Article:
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Ride share company Uber launches in more Michigan cities, but Uber at your own risk

Courtesy photo

A technology company that allows people to turn their personal cars into taxi cabs is launching in four Michigan cities. But state officials say drivers are probably breaking the law.

Uber links people who want a ride to drivers who are available for a fixed price through a smart-phone app. The service is already available in Ann Arbor and Detroit. Now it’s launched in Grand Rapids, Kalamazoo, Lansing and Flint.

But it’s still very unclear if Uber drivers are following local and state regulations.

Detroit has worked out an agreement with Uber for drivers to operate. Ann Arbor sent the company a "cease and desist" letterearlier this summer, but the company says Uber drivers continue to operate there.

“There’s definitely an education period that cities go through as part of this but we’re confident in the way we operate and our model and we look forward to working with all these cities to come up with a solution,” Pooneet Kant, Uber’s general manager of regional expansion said.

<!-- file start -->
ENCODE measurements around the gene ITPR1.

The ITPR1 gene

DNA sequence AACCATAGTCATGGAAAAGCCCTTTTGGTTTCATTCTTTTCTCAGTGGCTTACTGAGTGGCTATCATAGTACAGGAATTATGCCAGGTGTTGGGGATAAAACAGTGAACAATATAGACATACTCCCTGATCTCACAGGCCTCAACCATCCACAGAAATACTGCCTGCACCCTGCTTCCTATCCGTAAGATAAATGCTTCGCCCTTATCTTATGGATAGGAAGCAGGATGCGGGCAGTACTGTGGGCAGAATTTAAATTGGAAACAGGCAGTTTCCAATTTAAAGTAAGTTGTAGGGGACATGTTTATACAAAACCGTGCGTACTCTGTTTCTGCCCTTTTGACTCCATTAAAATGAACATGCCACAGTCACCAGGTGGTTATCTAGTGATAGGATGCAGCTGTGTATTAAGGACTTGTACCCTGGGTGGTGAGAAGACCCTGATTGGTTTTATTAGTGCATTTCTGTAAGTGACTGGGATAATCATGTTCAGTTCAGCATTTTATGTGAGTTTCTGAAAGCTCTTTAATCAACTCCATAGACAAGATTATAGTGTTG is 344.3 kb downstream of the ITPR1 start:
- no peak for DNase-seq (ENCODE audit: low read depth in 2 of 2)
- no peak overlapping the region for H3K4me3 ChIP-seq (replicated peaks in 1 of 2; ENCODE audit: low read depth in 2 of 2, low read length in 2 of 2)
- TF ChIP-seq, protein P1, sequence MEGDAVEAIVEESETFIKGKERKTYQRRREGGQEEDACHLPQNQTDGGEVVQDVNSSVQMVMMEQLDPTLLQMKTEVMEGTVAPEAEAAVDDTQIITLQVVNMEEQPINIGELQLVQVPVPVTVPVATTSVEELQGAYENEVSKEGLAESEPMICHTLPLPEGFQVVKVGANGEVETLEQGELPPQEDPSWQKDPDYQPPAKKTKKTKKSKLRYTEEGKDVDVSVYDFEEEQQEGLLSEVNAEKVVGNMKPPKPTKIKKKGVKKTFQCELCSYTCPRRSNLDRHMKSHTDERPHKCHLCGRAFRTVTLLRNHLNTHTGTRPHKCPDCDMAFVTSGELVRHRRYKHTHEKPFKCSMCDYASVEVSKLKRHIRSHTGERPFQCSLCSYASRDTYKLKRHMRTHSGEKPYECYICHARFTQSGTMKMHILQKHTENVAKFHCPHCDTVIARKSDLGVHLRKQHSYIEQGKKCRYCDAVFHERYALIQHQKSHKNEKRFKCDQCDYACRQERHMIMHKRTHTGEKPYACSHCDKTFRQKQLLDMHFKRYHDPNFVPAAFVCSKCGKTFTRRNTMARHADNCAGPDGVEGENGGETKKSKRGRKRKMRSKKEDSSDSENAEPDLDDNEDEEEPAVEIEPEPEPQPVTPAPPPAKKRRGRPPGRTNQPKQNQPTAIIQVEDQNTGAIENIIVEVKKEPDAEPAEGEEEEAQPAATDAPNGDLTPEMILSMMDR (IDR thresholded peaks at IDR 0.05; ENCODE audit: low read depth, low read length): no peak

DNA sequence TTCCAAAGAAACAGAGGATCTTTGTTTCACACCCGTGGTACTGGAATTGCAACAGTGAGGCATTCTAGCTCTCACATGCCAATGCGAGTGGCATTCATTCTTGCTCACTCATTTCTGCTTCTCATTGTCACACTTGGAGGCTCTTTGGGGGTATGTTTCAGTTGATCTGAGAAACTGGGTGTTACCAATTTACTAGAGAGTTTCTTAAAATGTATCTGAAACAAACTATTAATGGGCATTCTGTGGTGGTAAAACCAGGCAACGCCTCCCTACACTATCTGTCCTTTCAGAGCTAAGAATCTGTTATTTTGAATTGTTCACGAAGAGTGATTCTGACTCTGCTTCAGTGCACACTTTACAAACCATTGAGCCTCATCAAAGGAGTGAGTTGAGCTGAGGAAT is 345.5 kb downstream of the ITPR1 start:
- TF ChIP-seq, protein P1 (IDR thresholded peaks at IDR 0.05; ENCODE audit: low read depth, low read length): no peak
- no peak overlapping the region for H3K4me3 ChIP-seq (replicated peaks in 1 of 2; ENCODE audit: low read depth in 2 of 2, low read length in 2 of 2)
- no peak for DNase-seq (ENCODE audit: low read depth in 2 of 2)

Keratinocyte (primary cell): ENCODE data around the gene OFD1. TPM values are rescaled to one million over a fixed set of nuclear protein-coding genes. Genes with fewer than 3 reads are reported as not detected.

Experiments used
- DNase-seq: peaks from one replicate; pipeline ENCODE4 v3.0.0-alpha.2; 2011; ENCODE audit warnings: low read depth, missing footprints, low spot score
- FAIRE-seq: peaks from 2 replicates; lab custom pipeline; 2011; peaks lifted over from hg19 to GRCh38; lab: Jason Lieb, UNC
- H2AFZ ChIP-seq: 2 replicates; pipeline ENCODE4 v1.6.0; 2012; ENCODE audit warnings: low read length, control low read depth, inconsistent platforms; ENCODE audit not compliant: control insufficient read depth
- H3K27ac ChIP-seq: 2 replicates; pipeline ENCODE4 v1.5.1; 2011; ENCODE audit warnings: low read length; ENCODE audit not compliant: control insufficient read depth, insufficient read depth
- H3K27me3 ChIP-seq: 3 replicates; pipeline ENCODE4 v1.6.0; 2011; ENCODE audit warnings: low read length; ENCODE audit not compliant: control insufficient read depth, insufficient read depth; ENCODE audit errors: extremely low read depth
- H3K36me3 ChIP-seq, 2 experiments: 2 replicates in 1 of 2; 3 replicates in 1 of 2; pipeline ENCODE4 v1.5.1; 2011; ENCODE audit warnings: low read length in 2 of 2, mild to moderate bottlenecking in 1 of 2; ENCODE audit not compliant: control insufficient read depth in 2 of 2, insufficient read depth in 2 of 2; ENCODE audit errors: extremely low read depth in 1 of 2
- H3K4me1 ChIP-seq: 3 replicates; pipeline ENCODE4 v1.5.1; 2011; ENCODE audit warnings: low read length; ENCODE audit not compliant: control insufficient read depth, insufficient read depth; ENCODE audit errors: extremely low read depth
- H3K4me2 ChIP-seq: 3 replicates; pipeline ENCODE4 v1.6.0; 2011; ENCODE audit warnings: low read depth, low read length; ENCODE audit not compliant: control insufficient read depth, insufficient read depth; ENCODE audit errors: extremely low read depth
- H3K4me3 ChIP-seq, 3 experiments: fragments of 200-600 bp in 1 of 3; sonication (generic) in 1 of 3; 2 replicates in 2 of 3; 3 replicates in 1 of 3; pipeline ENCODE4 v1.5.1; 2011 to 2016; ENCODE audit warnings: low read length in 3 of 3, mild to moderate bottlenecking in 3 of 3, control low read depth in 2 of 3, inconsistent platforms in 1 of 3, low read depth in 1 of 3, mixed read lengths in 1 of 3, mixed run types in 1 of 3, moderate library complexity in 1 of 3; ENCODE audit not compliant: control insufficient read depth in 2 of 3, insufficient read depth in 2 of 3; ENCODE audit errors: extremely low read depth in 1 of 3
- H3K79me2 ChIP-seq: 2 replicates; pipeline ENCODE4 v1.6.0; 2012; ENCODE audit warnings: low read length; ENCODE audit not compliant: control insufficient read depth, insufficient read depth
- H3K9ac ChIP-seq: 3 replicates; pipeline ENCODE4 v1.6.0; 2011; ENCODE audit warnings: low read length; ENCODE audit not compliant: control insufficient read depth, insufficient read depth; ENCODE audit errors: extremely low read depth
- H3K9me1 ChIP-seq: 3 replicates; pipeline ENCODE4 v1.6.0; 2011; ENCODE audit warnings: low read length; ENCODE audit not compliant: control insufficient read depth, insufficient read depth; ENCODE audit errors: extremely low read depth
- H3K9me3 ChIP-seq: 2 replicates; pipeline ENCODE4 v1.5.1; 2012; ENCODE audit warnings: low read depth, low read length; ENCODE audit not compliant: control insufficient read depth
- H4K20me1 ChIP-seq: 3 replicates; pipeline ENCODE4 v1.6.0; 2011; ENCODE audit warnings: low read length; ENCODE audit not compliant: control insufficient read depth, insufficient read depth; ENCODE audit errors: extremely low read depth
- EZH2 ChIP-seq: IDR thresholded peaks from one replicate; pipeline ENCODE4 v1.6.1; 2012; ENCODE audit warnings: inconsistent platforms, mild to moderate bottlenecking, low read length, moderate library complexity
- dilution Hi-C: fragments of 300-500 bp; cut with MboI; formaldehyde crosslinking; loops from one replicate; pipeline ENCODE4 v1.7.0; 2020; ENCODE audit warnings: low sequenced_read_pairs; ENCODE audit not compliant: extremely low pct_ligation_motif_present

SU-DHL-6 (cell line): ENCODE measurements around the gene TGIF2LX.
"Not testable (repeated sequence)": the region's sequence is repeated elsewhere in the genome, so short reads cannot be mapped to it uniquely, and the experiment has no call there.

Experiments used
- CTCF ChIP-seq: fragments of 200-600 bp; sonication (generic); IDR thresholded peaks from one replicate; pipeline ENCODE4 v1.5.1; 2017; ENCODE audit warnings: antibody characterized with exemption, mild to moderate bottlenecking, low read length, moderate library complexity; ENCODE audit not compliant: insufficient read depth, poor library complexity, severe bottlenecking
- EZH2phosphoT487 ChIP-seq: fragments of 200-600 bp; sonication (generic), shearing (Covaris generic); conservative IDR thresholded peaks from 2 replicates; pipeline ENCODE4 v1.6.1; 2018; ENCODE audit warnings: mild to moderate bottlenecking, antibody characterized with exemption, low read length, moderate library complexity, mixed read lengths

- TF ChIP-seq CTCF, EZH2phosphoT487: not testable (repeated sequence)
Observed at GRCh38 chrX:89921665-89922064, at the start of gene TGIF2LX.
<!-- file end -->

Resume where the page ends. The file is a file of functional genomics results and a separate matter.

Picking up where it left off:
City leaders in Grand Rapids say they are beginning to study the issue.

Michigan’s Secretary of State’s Office says Uber drivers need to have a chauffer’s license. But Kant says they haven’t been recommending that.

And technically, state law requires drivers have a certificate of authorization from the Michigan Department of Transportation and proof of commercial liability insurance.

MDOT spokesman Michael Frezell says that certificate requires drivers get a vehicle inspection. There’s a one-time fee of $300 to get the certificate, which can be renewed for $50 each year.

He says many individual insurance policies don’t cover costs if the vehicle is driven for hire. So state officials says Uber drivers provide the service at their own risk.

But Kant says Uber drivers are covered by the company’s insurance. He says the company is still working with the state to figure out how to comply with state laws.

Frazell says MDOT sent the company a letter late last year, but never got a reply. He compared driving for Uber without the state certificate to driving with an expired license. The state isn’t coming after Uber drivers, but police could issue a ticket if drivers are caught.

To celebrate the launch, Uber is providing five free rides per person in the next two weeks in the cities it launched in today.

Lindsey Smith is a Peabody Award-winning journalist currently leading the station's Amplify Team. She previously served as Michigan Public's Morning News Editor, Investigative Reporter and West Michigan Reporter.
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